When the Kings fired head coach Mike Malone after a better-than-expected start to the season, it was a head-scratcher to most observers who had witnessed marked improvement in Sacramento over the team’s first 24 games.
The Kings opened with a record of 9-6 against one of the league’s tougher schedules, and DeMarcus Cousins was putting up numbers at an All-Star pace, while playing much more under control and keeping his emotions in check.
Once Cousins went down with a case of viral meningitis that still has him sidelined, the losses began to pile up — but that happens to any team that loses their best player; just ask the Thunder about that.
An overarching conflict over style and tempo was what sealed Malone’s fate in the eyes of ownership, rather than the resulting wins and losses in the immediate future. With Kings brass looking to push the pace, they may be looking at a coaching candidate who recently was at the helm of one of the league’s more explosive offenses.
From Sam Amick of USA Today:
Yet late Tuesday night at Sleep Train Arena, after the Kings fell to the Oklahoma City Thunder 104-92, another possible candidate emerged in the most convenient of ways: former Golden State Warriors coach Mark Jackson. After calling the game courtside for ESPN, Jackson had a lengthy meeting with Mullin, Kings general manager Pete D’Alessandro and franchise centerpiece DeMarcus Cousins inside the “Chairman’s Lounge” where they had requested that arena workers and others give them some privacy.
Jackson, Mullin, and Cousins entered the room at approximately 10:20 p.m. Pacific time, with Cousins sporting a black suit as he continues to recover from his bout with viral meningitis that has kept him out of action since Nov. 26. D’Alessandro joined them approximately 20 minutes into the meeting, and the group finally exited just before midnight, long after the room had been cleared so that they could have a moment to discuss, well, connect the dots yourself.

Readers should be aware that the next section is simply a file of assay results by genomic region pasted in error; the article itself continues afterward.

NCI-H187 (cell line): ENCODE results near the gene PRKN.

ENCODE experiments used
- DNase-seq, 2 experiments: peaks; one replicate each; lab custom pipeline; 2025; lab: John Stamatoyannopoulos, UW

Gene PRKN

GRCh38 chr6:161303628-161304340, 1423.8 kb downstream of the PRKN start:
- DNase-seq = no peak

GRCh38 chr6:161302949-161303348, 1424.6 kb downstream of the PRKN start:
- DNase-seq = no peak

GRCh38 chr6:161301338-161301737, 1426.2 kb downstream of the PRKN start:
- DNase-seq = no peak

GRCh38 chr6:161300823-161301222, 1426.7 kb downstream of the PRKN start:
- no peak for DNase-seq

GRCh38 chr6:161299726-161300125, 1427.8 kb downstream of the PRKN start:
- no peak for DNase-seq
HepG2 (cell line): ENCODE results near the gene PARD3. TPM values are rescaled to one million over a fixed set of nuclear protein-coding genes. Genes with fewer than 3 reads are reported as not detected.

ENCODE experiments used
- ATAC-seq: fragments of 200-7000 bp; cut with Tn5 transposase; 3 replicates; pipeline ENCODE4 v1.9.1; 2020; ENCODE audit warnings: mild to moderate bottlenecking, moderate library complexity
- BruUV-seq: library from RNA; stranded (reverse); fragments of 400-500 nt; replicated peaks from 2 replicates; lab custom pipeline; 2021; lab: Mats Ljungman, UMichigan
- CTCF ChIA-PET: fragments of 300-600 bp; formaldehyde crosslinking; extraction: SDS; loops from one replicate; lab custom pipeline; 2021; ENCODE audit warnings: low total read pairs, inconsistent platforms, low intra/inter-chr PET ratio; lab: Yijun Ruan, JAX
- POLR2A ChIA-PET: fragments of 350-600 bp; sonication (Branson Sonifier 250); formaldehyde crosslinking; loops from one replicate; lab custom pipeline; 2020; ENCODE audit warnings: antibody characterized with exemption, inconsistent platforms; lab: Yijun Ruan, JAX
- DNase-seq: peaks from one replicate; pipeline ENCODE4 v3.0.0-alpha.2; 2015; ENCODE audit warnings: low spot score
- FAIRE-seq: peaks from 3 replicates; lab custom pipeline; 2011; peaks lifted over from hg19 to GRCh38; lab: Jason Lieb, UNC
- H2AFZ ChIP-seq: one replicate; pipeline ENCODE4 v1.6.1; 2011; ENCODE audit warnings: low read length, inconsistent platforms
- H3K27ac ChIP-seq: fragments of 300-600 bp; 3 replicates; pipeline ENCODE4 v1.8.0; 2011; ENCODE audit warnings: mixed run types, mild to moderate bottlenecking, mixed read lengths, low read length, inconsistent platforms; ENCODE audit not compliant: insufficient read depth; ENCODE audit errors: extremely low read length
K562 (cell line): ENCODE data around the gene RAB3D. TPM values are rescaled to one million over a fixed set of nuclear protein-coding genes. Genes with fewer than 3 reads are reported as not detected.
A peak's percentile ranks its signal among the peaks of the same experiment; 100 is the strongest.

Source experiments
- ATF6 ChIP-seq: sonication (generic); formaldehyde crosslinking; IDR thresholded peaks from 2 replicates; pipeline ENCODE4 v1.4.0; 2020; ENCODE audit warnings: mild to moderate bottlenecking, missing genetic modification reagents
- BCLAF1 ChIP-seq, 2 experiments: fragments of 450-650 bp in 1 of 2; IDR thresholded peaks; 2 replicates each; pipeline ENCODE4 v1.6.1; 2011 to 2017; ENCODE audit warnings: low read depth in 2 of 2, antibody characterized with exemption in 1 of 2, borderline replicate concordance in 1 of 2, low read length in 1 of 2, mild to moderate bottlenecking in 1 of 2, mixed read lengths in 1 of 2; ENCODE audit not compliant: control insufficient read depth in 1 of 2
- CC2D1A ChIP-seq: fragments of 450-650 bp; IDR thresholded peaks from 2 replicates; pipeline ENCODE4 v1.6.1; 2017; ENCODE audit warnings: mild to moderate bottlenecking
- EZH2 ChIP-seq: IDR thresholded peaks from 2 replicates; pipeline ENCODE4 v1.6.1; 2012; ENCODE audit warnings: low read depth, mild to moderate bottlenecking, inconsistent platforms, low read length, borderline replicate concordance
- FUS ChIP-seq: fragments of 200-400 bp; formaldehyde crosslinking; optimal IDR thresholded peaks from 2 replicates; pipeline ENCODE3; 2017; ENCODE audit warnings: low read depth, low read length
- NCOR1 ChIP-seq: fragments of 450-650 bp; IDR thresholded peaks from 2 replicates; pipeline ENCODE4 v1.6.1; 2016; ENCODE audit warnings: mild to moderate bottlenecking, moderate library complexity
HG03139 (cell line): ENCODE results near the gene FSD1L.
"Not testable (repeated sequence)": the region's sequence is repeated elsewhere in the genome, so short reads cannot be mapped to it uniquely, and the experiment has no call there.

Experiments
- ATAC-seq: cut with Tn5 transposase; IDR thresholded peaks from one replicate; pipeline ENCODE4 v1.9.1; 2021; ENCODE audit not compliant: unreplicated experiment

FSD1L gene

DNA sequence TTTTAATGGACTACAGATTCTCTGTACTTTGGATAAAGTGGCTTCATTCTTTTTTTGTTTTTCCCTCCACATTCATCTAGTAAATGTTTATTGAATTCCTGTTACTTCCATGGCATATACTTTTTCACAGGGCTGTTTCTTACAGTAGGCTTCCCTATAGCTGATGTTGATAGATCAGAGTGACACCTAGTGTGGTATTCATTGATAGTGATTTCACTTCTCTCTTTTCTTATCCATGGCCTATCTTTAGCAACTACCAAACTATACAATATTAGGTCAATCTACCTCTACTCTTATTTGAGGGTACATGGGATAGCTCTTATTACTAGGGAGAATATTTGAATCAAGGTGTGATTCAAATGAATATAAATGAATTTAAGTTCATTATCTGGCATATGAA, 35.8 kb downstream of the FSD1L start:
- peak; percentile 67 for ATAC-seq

This doesn’t necessarily signify that Jackson is now a candidate for the head coaching job in Sacramento; he and Mullin have known each other since high school while growing up in the same basketball circles, D’Alessandro was a video coordinator at St. John’s in Jackson’s final collegiate season there, and Kings owner Vivek Ranadivé was a minority owner of the Warriors while Jackson roamed the Golden State sidelines.
But while those connections make for legitimate reasons why this could have simply been a friendly visit, they also could be ties that strengthen Jackson’s candidacy.
The fact that Cousins was included is significant, and though Jackson was seen as more of a preacher than an Xs and Os genius during his time with the Warriors, his players seemed to respond to his tactics. Jackson, like Malone, was similarly ousted because of disagreements with the front office. With so many friends in Sacramento, that may not be a problem this time around should the Kings decide to go in this direction.